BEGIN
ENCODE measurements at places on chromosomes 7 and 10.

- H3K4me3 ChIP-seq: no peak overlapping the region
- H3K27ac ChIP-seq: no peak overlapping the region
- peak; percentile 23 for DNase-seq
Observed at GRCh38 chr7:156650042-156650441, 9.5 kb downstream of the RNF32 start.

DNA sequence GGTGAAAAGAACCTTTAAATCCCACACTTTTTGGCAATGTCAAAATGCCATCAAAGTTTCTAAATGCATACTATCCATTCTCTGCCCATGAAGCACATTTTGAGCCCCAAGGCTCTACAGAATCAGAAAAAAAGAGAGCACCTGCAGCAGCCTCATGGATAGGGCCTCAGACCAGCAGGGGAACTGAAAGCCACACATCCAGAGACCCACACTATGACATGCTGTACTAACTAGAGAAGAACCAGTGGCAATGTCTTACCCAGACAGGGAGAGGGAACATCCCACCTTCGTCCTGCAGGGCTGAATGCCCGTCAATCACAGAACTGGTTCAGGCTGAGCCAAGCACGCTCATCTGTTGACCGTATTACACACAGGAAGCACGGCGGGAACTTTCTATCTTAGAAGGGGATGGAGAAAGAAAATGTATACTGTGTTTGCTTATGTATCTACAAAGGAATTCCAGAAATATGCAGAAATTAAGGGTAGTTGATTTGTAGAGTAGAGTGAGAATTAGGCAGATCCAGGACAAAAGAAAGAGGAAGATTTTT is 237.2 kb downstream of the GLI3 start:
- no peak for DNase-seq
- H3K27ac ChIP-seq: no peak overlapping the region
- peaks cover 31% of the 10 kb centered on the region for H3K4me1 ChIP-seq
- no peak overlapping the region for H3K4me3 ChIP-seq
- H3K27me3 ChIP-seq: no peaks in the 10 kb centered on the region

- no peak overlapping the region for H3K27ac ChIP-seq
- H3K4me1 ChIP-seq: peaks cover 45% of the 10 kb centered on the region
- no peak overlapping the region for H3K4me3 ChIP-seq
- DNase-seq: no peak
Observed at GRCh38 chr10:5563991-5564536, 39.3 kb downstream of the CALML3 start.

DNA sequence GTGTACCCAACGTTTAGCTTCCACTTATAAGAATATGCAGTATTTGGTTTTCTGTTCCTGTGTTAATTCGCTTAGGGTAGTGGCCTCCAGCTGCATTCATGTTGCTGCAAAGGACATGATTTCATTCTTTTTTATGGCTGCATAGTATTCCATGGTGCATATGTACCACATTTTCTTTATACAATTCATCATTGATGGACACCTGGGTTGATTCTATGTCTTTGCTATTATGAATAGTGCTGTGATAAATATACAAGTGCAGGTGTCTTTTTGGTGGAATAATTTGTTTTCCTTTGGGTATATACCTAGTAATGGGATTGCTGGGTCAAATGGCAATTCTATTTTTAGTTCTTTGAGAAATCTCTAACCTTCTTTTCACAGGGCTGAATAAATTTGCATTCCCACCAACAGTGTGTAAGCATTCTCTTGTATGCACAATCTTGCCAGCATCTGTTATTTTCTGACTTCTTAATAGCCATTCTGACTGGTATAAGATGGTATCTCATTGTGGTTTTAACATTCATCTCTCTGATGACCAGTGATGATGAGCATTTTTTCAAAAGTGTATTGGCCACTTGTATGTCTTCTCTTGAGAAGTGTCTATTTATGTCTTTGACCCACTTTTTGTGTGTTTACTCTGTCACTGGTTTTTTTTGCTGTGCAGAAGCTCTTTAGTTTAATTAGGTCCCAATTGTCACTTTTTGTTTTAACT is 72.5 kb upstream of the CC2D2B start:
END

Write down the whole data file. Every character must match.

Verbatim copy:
ENCODE measurements at places on chromosomes 7 and 10.

- H3K4me3 ChIP-seq: no peak overlapping the region
- H3K27ac ChIP-seq: no peak overlapping the region
- peak; percentile 23 for DNase-seq
Observed at GRCh38 chr7:156650042-156650441, 9.5 kb downstream of the RNF32 start.

DNA sequence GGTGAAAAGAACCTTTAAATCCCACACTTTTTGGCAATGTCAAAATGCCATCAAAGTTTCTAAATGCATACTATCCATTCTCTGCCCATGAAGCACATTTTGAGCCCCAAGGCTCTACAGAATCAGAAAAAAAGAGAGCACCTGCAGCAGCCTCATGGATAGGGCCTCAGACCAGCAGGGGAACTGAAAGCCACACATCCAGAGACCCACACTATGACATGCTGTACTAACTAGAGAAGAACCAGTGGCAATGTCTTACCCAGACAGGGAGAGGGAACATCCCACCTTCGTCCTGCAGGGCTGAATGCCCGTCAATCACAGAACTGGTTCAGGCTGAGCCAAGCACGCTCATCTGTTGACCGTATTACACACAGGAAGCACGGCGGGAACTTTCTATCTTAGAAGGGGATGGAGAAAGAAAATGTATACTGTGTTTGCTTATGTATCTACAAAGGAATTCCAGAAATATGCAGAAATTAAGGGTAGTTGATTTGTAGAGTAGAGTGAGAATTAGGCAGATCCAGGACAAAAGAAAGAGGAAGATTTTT is 237.2 kb downstream of the GLI3 start:
- no peak for DNase-seq
- H3K27ac ChIP-seq: no peak overlapping the region
- peaks cover 31% of the 10 kb centered on the region for H3K4me1 ChIP-seq
- no peak overlapping the region for H3K4me3 ChIP-seq
- H3K27me3 ChIP-seq: no peaks in the 10 kb centered on the region

- no peak overlapping the region for H3K27ac ChIP-seq
- H3K4me1 ChIP-seq: peaks cover 45% of the 10 kb centered on the region
- no peak overlapping the region for H3K4me3 ChIP-seq
- DNase-seq: no peak
Observed at GRCh38 chr10:5563991-5564536, 39.3 kb downstream of the CALML3 start.

DNA sequence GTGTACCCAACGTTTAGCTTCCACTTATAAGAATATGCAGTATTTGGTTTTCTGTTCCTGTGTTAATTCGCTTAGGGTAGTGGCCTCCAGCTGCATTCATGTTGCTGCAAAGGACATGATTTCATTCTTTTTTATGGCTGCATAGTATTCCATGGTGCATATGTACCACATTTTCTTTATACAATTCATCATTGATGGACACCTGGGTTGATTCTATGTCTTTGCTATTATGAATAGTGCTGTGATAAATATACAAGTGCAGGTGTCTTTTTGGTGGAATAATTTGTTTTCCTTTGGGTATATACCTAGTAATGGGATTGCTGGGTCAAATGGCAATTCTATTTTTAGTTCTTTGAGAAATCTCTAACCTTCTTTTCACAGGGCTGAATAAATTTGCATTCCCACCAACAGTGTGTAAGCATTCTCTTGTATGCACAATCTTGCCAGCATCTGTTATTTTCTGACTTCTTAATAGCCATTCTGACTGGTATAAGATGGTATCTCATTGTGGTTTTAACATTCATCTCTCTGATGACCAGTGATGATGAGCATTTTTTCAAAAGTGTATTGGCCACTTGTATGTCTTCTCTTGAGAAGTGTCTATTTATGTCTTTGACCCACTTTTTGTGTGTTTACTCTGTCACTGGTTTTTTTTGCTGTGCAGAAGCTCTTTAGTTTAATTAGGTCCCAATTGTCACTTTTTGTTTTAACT is 72.5 kb upstream of the CC2D2B start: